Disney Officially Cancels FastPass At Disneyland And Disney World, Here's What's Replacing It

Disneyland Castle

When Disneyland and Walt Disney World reopened they did so without their popular FastPass options that allowed guests to skip most of the line on many attractions. Fans have been wondering for some time just when, or if, FastPass would return. Following the announcement that Disneyland Paris would see a paid version of FastPass there was increased expectation that something similar would arrive in the domestic parks, and now Disney has confirmed that. FastPass and FastPass+ are officially gone, and are being replaced with a for purchase expansion of the new Disney Genie service.

Disney Genie was announced back in 2019 as a new mobile app service that was designed to make planning a Disney vacation easier. Expected to arrive in 2020, that obviously didn't happen due to the global pandemic, but today Disney confirmed that Disney Genie will arrive this fall. While most of the Disney Genie's capabilities will be free for guests there will be two paid add-ons, one that appears to resemble Disneyland's version of MaxPass, the mobile based FastPass option, and another that more closely resembles Disney World's FastPass+.

The Disney Genie+ service will cost $15 per ticket per day at Disney World and $20 per ticket per day at Disneyland and will let guests choose the next available window of time to visit one of several attractions. Guests will have access to this option throughout the day, picking one attraction at a time. When the window comes up, you enter through the Lightning Lane.

There will also be a second option that will allow guests to pick a specific time to visit some attractions, and guests can pick up to two rides per day. The cost of this option will vary depending on the date, the attraction, and the park. It seems that this will only be for high demand attractions that are not already part of the Genie+ service.

While there are certainly going to be a lot of people who are less than happy with the fact that the replacement for FastPass costs money, when the previous systems did not, it was basically inevitable that this was going to happen. While nearly every theme park and amusement park has some sort of line skipping option, nearly all of them have been paid options. FastPass was one of the few that was free, and so this is Disney really just getting in line with the market.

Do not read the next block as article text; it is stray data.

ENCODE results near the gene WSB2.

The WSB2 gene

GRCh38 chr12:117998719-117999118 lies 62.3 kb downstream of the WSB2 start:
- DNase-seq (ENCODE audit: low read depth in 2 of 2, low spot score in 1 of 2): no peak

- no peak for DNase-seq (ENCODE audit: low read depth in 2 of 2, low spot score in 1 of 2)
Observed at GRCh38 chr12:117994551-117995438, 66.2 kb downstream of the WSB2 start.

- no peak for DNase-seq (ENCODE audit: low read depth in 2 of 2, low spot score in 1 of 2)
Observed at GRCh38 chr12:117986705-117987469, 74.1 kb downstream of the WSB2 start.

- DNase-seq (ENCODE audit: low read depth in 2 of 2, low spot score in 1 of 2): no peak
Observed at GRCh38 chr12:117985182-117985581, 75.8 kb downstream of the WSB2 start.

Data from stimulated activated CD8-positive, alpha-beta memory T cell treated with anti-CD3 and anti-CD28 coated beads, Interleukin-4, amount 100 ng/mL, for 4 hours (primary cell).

And the fact is there were a lot of people who didn't like FastPass. While nobody likes standing in line there's a feeling from many that, especially at Disney World, FassPass+ made standby lines slower than they would have been. Some have even advocated for a paid system because, by its nature, fewer people will use it, and thus it won't be as disruptive to the standby lines, making them move faster.

Added costs aside, on paper there's reason to be optimistic. The Disney Genie+ option will give guests the ability to skip a few lines over the course of their day, which will be nice, and if there are one or two rides you absolutely want to be sure you get on, that option will also be there.

Beyond these paid replacements for FastPass, Disney Genie will include a number of other free services, among them is that it will help users predict when certain ride wait times will be low, and therefore guests can use it to avoid long lines for free, at least in theory. We'll have to wait and see how it actually works when it comes out. It will also manage mobile food ordering and reservations for table service restaurants. It promises to constantly update your itinerary in order for guests to make the most of their experience.

A specific launch date for Disney Genie was not announced but it will hit some time this fall.

Dirk Libbey
Content Producer/Theme Park Beat

CinemaBlend’s resident theme park junkie and amateur Disney historian, Dirk began writing for CinemaBlend as a freelancer in 2015 before joining the site full-time in 2018. He has previously held positions as a Staff Writer and Games Editor, but has more recently transformed his true passion into his job as the head of the site's Theme Park section. He has previously done freelance work for various gaming and technology sites. Prior to starting his second career as a writer he worked for 12 years in sales for various companies within the consumer electronics industry. He has a degree in political science from the University of California, Davis.  Is an armchair Imagineer, Epcot Stan, Future Club 33 Member.